Before the cement paths were laid and before the European newcomers stepped foot on what is now called Toronto, Indigenous peoples walked these lands and created multiple trails around the Toronto area. One example is Davenport road which follows the base of the bluffs where the former shoreline of Lake Ontario was situated 13,000 years ago. This trail connected all the way to Hamilton on the west side and to Kingston, Ontario on the east. Next time you’re walking on an old winding road in Toronto, ask yourself if this could have been a First Nations trail.
Plan of Dundas Street, created in 1795 by Surveyor General D.W. Smith, (Ontario Archives)
The Indigenous word Gete-Onigaming, which means old portage trail, is included in the Davenport Road street sign at Spadina Road. (Paul Borkwood/CBC)
Tabor Hill Park holds a sacred and ancient history. In 1950’s when Scarborough was being developed, a Wendat burial site was uncovered. When moving their villages, the Wendat peoples (who the Europeans called the Huron) practiced a special burial ceremony. They dug out individual graves, cleaned each of the bones thoroughly, had a celebration where they dug and filled a trench with the mixed bones. The mound was created when earth was laid on top to cover the bones. These mounds can be found in different areas across Toronto, when you encounter one it is important to remember you are in the presence of a sacred space.
John Johnson from First Story shared one interpretation of the mound: where the mound represents Mother Earth’s womb where death can become re-birth in the cycle of life.
During our stop at Guild Park in Scarborough, we encountered a piece of the Temple Building from the independent order of foresters, once located in downtown Toronto. Here began the story of Dr. Oronhytekha. Dr. Oronhytekha was a Mohawk who attended a residential school. He started his university education at England’s Oxford University but was unable to finish because he had not received permission from the Church of England’s agent to leave his reserve. He persevered with his medical studies and became Canada’s second Indigenous doctor and the first non-white member and a Supreme Chief Ranger of the Independent Order of Foresters.
While he had spent much time in a Victorian society, Dr. Oronhytekha maintained a strong connection to his Indigenous roots and advocated for Indigenous peoples’ right to vote and for women to be treated more fairly. When he passed away in 1907 his body laid in state for 3-4 days and over 10,000 people, Indigenous and non-Indigenous people paid their respects. To learn more about his story, check First Story’s blog.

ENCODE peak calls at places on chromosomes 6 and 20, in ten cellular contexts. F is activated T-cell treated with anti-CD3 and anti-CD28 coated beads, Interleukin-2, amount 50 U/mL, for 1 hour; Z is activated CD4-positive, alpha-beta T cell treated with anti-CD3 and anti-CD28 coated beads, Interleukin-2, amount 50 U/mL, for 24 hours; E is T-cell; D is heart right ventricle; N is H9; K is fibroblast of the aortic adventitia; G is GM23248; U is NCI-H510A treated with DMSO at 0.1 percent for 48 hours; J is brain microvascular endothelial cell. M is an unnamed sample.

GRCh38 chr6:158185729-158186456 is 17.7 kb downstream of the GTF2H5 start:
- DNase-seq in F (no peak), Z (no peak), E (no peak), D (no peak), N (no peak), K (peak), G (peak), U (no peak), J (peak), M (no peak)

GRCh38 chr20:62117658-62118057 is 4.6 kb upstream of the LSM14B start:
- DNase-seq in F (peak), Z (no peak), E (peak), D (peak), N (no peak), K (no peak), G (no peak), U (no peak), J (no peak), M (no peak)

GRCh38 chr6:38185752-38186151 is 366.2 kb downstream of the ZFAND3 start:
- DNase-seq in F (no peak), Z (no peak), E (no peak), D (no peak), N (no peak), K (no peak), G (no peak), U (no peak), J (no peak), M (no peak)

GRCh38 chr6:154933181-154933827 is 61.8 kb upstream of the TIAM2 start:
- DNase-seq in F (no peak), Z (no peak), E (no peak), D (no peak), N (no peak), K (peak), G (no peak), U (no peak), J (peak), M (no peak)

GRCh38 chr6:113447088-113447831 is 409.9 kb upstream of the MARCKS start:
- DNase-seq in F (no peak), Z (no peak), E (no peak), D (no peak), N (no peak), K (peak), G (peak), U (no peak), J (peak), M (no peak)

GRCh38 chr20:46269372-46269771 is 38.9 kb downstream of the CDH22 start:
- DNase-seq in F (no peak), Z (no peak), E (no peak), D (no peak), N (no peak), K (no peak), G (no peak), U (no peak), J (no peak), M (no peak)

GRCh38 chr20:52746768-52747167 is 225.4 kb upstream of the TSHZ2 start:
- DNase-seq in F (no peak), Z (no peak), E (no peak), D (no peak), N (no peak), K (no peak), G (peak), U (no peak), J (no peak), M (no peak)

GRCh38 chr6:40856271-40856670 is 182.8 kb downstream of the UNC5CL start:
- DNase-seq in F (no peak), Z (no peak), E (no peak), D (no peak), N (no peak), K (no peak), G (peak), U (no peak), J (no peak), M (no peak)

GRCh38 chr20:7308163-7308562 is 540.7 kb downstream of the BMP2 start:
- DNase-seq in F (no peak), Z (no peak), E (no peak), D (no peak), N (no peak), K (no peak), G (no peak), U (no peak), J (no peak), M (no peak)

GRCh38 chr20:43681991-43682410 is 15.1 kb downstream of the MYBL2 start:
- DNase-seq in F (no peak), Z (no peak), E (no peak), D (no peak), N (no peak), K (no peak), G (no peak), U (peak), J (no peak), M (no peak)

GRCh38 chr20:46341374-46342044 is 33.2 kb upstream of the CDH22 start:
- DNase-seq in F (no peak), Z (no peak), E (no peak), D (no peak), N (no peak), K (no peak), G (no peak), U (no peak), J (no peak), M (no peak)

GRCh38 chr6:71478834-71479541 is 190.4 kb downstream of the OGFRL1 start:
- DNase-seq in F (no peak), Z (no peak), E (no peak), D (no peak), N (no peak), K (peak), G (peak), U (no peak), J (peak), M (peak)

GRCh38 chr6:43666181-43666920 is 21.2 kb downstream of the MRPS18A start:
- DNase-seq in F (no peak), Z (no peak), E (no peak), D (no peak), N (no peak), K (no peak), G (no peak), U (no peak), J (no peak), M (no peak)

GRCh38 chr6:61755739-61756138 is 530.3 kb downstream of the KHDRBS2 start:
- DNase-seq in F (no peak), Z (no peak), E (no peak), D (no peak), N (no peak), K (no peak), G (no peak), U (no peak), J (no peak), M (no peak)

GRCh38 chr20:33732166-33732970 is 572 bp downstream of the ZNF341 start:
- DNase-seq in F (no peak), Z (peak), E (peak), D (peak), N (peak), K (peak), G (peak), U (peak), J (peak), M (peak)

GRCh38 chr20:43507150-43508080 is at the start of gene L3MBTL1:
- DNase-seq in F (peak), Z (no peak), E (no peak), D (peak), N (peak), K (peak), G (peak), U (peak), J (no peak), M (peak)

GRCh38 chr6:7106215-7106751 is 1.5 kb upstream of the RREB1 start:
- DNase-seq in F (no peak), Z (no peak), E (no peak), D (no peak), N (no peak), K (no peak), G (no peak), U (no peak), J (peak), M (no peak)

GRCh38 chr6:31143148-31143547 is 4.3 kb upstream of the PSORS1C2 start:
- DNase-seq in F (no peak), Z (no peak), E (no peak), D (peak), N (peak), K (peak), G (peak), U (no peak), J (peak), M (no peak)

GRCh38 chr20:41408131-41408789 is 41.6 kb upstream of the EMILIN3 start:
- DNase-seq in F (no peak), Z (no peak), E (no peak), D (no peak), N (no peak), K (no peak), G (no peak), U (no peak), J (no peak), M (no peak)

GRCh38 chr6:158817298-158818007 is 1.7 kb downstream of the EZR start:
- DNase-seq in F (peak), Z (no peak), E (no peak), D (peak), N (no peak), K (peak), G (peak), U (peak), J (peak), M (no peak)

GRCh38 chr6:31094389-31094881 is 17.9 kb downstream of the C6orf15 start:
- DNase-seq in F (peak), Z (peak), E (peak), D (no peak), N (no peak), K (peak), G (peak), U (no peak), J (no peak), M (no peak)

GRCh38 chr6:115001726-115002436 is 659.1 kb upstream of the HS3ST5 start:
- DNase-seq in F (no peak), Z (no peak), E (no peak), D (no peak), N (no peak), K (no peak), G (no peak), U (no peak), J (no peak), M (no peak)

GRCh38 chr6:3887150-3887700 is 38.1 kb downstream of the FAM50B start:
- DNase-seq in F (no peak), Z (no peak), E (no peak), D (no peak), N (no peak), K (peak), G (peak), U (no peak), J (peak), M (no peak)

We want to thank First Story, a program at the Native Canadian Centre of Toronto devoted to researching and sharing Toronto’s Indigenous heritage through a variety of popular educational initiatives and our guides Jon Johnson and Amber Sandy for sharing such important histories of the past and present indigenous history in Toronto.
For more information visit First Story’s website for information on free tours, download their app, or have them lead a tour for your organization!
Plant an urban fruit orchard, grow a vibrant city
As we’ve talked about before, the positive impact of people sharing food in public space simply can’t be overstated. Many park people across Canada have introduced fruit orchards into public spaces to improve food security, promote food literacy, reach environmental goals and increase community cohesion. This summer I spoke with Anita Georgy, Executive Director of Richmond Food Security Society, and Catherine Falk, Community Greening Coordinator at the City of Edmonton, about their on-the-ground experiences running programs that utilize urban fruit trees for public benefit.
Community food growing contributes to food security and food literacy
Food grown on public lands can play a huge role in building the ‘food security continuum,’ a term Anita uses. The term describes a range of positivie food-related interventions from giving food to people to food system re-design and systems change. Community food growing like fruit orchards can provide numerous roles along the specrtum: from providing food to neighbours in need to greatly advancing food literacy for a whole neighbourhood.